Having read A Fortunate Man recently, John Berger’s account of the world view of a country doctor, I was pleased to discover in a Leiden bookshop the other day, this collection assembled by Williams’ son.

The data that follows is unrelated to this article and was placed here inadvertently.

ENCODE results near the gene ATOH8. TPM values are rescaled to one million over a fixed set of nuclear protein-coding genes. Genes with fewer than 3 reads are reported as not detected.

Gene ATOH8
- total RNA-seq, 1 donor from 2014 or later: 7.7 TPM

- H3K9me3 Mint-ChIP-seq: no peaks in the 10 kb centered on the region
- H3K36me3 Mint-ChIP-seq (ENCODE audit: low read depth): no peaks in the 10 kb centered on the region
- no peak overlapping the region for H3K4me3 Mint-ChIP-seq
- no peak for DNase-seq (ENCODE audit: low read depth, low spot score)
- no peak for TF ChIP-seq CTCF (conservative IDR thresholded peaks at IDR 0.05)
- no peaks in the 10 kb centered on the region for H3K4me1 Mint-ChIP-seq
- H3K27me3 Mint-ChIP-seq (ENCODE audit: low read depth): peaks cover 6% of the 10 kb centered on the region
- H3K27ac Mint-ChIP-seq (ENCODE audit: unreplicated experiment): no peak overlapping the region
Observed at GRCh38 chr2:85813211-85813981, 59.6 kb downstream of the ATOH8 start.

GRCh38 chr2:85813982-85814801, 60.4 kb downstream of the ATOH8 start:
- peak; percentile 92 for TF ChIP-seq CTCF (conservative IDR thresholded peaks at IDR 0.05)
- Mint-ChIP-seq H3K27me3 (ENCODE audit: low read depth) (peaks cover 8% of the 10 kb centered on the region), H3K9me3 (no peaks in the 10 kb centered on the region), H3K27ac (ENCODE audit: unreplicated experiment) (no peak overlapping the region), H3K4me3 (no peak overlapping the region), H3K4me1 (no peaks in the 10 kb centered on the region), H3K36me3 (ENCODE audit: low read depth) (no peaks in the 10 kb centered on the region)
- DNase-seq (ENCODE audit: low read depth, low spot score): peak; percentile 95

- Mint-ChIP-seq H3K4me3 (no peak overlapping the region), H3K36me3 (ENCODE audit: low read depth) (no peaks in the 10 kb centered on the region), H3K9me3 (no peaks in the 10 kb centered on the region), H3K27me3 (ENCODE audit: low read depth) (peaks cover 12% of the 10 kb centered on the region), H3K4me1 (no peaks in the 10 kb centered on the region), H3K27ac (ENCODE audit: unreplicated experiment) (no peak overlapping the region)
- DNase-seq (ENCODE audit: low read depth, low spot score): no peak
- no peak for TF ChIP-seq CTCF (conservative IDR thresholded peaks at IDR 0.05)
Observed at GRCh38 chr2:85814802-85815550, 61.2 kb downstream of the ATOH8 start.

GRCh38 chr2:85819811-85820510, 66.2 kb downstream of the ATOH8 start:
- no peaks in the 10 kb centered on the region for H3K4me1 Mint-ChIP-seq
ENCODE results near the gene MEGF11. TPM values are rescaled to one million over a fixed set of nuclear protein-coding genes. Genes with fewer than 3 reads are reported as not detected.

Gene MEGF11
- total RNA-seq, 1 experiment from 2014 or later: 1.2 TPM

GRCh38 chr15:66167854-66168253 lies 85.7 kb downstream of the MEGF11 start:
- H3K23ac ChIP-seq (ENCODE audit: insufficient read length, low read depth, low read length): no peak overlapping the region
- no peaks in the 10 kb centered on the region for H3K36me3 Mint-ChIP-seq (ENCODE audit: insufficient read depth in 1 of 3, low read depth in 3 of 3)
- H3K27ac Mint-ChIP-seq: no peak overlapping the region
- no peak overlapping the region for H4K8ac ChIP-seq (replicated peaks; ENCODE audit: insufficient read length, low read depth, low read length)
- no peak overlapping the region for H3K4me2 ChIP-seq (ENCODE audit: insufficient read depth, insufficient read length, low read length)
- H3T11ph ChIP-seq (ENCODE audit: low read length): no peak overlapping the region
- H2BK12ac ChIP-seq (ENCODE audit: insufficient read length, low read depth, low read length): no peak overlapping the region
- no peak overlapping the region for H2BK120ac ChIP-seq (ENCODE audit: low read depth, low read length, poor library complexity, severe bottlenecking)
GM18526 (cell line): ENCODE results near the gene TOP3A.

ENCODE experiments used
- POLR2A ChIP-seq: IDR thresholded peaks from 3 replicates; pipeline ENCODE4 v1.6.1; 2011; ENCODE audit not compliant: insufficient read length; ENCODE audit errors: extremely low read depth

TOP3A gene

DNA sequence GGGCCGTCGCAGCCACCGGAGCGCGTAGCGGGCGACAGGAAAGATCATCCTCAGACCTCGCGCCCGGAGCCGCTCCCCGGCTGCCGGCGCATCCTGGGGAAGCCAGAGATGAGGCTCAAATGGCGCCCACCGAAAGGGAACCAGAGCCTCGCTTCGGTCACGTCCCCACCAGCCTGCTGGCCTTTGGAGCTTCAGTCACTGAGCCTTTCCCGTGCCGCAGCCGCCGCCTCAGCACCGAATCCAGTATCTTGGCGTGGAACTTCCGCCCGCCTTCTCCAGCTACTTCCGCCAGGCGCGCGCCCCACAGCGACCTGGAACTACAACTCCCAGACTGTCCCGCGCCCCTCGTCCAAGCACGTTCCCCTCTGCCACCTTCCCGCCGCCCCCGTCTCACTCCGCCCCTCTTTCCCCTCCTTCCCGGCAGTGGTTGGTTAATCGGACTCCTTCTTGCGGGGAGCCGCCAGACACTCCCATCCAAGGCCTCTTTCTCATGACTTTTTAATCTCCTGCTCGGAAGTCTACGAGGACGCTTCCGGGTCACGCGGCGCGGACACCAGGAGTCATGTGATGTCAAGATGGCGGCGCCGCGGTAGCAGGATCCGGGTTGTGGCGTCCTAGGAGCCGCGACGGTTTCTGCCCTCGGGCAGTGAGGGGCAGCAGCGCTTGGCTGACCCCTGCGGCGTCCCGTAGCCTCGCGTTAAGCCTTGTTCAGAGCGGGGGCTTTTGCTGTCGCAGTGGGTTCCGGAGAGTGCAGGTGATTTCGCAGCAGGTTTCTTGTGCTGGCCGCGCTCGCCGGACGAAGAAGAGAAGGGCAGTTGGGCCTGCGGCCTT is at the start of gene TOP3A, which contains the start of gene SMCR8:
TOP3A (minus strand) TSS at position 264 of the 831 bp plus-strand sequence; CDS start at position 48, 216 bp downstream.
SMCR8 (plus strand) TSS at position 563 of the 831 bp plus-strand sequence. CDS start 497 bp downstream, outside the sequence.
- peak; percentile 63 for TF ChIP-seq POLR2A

Thirty years earlier, country US, written by a poet who supports himself through doctoring. Whereas it is Berger’s eye which informs what we read about his country doctor, here it is the medico’s eye that informs the writing. Having just been rereleased, there may be a new audience for this slim volume. It’s enthralling to read as a lay person interested in fiction, but Williams’ musings on the world of the general practitioner is not part of the canon for that group the way Berger’s still is. Maybe, even compared with Berger’s, it’s too bluntly honest. Doctors don’t come out of this smelling of any sort of flowers.